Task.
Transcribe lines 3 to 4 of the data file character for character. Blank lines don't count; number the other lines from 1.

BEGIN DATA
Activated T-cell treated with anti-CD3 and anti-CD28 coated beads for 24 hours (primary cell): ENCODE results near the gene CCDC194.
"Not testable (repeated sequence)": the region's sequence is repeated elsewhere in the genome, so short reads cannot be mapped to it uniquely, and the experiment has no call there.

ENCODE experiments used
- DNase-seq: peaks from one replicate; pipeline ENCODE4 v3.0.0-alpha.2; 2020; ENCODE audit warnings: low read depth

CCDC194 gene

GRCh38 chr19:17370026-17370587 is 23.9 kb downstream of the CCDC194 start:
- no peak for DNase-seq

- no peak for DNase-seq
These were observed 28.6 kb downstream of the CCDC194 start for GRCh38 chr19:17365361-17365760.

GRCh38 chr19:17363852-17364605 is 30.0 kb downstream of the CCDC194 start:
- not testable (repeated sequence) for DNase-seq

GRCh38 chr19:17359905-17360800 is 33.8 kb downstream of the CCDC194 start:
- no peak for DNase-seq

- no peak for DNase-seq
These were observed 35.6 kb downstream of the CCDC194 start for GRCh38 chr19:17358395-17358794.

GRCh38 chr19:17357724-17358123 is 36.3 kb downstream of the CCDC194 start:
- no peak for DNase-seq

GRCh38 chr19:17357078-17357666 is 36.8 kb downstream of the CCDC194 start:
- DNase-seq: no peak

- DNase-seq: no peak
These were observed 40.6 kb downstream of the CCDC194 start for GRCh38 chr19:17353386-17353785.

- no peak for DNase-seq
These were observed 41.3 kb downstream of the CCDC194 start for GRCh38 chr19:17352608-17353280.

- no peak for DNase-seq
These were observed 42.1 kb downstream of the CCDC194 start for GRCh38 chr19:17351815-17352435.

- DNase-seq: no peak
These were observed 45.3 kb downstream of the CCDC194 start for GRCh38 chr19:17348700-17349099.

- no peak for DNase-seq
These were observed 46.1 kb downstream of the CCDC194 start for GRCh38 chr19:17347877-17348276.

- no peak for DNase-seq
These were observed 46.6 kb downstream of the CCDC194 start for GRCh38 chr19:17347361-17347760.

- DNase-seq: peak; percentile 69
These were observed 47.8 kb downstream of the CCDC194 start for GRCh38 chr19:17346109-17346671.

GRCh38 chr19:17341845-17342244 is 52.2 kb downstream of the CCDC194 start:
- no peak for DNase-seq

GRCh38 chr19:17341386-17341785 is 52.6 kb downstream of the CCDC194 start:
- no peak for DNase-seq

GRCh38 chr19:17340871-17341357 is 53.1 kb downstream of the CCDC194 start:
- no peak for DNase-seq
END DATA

ENCODE experiments used
- DNase-seq: peaks from one replicate; pipeline ENCODE4 v3.0.0-alpha.2; 2020; ENCODE audit warnings: low read depth